Frustrated with Technology? Steps to Organize Your Electronic Life

Person with long hair sits on sofa drinking coffee while working with phone, laptop, and charger on tableThe Apple iPhone is celebrating its 10-year anniversary this year. Consider how much technology has changed in that time, especially in the past few years. Technology can help make anyone’s life easier, but it may be particularly beneficial to some individuals with attention-deficit hyperactivity (ADHD) and/or executive functioning difficulties. To give specific examples, individuals can always have a calendar and task list with them and set reminders to be notified when it’s time to complete a task or go to an appointment. With the right widget, it’s even possible to set alerts to be notified when it’s necessary to leave one’s current location to make a scheduled appointment, based on traffic conditions.

Although it can be incredibly useful, technology still has the potential to create numerous issues for some individuals. Without the right knowledge of a particular app or program, some people may experience difficulties even with staying organized. Many apps and programs can sync together, and when they work well and are used properly, things go smoothly. However, this does not always occur. Further, some may experience confusion and frustration when trying to navigate the steps in learning to use different programs and/or have them sync across devices, and they may choose, as a result, not to use them.

Getting Organized

It can be stressful when programs or technology just don’t seem to work. Sometimes, it’s not possible to simply give up on them—when you need a certain app or program for work, for example. If you struggle to organize any or all aspects of your electronic life, it may be helpful to give these general principles and suggestions for organization a try. This list isn’t an exhaustive one, but it may give you a starting place and provide some insight as you consider how you interact with technology and explore any small changes you might make.

  1. Back up your phone, computer, tablet, and any other devices you might use.
    • It amazes me how many people do not use built-in features for backing up their devices. They are available, so why not use them? It will save you a great deal of stress and time if your device does happen to crash.
    • iCloud is standard for Apple devices, and it’s possible to set it to back up most of your data automatically (iCloud calendar, photos, documents, apps, and so on).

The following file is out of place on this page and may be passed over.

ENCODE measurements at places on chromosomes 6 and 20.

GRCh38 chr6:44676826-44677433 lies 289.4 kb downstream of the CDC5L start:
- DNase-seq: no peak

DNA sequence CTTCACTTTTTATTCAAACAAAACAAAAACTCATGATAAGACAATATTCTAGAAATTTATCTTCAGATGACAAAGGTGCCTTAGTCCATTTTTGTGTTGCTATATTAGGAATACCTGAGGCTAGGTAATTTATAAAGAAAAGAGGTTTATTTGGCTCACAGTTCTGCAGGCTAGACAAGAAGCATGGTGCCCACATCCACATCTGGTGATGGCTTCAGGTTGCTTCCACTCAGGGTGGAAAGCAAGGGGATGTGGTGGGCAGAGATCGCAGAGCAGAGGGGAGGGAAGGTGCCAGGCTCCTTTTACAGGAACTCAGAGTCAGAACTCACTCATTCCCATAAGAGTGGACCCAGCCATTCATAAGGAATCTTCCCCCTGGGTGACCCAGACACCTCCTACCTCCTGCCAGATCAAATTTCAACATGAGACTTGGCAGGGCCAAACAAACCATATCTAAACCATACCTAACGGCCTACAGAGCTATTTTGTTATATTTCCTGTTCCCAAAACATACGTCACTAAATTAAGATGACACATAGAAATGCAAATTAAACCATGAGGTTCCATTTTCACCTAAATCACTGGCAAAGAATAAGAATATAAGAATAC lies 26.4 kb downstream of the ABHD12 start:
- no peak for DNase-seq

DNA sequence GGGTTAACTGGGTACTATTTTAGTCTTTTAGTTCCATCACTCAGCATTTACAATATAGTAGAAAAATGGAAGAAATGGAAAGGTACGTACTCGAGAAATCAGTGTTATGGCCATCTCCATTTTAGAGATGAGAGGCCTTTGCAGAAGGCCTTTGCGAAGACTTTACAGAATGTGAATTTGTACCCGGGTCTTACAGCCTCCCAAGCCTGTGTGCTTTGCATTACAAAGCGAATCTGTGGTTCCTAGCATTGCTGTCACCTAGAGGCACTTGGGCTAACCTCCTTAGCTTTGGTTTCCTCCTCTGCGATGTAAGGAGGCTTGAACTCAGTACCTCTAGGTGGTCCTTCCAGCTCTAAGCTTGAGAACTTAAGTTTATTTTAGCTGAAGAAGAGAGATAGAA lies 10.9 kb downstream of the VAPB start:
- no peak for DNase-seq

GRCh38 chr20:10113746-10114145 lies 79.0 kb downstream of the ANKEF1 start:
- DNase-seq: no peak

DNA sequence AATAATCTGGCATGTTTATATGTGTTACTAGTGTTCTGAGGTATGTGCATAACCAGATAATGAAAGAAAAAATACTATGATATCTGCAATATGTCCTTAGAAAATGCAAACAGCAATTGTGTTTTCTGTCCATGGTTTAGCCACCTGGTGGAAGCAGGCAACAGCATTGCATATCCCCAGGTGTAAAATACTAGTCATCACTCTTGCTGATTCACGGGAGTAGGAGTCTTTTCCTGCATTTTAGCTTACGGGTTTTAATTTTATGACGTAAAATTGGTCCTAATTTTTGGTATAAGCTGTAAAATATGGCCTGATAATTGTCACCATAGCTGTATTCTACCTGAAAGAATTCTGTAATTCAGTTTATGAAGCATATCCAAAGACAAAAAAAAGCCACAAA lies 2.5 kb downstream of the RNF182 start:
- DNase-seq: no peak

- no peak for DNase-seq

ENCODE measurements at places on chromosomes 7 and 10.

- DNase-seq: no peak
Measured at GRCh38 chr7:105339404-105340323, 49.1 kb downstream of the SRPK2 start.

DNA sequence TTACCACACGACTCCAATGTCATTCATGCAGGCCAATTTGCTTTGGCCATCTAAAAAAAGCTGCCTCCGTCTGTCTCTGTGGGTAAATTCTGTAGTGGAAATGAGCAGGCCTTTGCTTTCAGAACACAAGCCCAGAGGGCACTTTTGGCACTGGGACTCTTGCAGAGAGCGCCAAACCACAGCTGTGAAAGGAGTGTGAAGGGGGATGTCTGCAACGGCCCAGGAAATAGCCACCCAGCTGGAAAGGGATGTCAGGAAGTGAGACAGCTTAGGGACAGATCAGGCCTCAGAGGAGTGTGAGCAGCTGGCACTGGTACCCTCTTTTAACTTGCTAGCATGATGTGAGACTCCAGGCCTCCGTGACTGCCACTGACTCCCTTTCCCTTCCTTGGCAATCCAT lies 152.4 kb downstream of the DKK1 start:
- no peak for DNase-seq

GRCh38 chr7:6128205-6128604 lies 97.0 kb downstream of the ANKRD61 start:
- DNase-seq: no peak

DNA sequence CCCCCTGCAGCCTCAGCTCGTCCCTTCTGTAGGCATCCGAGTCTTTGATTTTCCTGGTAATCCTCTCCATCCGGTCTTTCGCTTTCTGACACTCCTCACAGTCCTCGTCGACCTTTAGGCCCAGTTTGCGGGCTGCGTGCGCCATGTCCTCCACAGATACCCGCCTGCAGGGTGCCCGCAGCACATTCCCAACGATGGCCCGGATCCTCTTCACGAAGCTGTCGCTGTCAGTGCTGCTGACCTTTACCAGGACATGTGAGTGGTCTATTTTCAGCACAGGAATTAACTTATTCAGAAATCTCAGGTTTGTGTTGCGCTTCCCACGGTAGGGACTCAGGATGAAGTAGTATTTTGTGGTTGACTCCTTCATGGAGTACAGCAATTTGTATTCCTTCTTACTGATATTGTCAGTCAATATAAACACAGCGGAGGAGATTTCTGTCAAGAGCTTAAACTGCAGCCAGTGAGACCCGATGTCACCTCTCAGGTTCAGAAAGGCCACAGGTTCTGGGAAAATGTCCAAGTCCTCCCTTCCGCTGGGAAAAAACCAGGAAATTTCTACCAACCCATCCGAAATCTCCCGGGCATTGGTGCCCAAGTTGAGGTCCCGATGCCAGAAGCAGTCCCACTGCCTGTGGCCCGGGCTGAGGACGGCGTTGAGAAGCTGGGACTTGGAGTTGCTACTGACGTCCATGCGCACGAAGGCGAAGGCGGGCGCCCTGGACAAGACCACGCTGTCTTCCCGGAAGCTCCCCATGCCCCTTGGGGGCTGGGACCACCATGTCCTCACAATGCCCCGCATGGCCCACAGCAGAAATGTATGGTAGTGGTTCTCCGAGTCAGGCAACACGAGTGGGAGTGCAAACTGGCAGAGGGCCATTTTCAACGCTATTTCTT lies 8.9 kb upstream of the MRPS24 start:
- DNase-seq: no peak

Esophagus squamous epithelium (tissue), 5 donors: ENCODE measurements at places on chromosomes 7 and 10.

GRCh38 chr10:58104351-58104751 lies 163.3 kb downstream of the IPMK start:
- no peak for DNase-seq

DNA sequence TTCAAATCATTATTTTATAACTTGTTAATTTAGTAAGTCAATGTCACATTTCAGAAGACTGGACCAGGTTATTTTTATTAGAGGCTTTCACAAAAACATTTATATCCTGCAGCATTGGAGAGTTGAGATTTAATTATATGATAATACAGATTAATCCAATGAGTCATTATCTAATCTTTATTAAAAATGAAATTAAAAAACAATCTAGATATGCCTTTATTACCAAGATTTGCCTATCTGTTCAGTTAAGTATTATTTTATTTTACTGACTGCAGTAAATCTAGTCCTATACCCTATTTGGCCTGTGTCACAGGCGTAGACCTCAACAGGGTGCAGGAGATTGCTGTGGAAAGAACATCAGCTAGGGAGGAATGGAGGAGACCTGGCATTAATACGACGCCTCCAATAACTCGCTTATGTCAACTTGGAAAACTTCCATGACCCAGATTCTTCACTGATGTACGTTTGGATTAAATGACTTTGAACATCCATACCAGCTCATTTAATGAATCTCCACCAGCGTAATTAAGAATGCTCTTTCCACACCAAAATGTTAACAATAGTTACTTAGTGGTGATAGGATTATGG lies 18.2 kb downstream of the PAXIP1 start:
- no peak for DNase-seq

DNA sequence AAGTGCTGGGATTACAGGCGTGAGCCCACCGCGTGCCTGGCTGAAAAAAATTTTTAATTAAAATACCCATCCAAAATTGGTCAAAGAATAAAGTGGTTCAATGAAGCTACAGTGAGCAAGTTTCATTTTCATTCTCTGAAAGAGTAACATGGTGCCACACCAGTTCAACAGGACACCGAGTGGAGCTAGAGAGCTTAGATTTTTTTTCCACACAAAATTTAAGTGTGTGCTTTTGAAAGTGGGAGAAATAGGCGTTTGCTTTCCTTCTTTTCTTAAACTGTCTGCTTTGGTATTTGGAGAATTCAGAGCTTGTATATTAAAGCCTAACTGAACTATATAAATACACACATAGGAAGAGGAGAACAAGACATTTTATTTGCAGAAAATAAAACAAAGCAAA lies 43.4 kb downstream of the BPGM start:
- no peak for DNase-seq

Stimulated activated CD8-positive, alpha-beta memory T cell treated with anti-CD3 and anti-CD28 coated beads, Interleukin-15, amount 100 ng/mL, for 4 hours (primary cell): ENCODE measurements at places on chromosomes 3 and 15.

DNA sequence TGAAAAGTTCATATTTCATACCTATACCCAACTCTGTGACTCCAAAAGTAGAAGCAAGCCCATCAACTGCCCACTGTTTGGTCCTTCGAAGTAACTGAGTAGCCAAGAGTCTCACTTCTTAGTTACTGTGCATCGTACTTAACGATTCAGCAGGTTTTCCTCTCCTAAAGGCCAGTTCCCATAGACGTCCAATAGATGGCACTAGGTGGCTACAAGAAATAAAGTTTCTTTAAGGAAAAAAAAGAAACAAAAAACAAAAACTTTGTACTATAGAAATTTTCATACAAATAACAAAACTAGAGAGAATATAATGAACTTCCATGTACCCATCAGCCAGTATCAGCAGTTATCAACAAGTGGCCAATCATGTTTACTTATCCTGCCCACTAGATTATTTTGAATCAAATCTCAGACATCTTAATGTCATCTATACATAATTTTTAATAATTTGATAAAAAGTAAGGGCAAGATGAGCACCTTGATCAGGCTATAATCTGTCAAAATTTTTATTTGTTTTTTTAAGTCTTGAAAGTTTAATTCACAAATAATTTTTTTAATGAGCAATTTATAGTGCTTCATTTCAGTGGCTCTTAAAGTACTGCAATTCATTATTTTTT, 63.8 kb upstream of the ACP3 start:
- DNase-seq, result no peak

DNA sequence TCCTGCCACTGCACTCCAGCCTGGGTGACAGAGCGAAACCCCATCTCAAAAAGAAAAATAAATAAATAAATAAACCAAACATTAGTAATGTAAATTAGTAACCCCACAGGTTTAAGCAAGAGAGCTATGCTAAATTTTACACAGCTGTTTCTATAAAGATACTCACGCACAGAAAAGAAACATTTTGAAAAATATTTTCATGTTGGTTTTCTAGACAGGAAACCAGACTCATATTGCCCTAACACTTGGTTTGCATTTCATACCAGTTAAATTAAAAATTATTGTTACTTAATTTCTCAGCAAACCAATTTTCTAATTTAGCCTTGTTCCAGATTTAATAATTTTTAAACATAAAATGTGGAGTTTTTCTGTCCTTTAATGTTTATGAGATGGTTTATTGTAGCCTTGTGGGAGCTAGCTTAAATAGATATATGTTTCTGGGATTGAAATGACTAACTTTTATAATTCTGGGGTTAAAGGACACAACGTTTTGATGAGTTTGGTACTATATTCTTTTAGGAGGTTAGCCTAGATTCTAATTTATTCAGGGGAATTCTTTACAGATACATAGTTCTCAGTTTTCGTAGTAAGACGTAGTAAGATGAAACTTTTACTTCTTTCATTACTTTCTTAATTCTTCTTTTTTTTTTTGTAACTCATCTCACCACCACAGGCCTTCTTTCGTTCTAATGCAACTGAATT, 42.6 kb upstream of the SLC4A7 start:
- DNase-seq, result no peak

• Google Drive and Dropbox are good storage options to back up information on non-Apple devices (or as a second method of backing up information on Apple devices). It may be best to set automatic backups so you don’t have to remember to manually back items up.
    • Consider using an external hard drive that also backs items up to the cloud for remote access.
  2. Take advantage of calendars, task lists, and so on that sync across devices
    • If you use Google calendars, you can have the same calendars show up on your phone, tablet, and computer, regardless of what brand the devices are. Ideally things should sync perfectly, but sometimes they do not, so it is important to check periodically so you can catch any situations where you put an event in the calendar on one device but it did not sync to another device.
    • If you use Apple devices, you can sync calendars, task lists, and so on across the devices or even on a PC. By logging into iCloud you can access iCloud-based calendars, notes, and task lists. Setting alerts to pop up on both your phone and computer can be helpful.
  3. Keep technology use as simple as possible
    • Try to limit tasks to only one or two different apps.
    • Viewing all calendars in one app may be ideal for most.
    • Try to limit yourself to one notes app, or at most one notes app for each type of item (standard notes app for personal notes and MobisleNotes or EverNote for work-related notes, for example).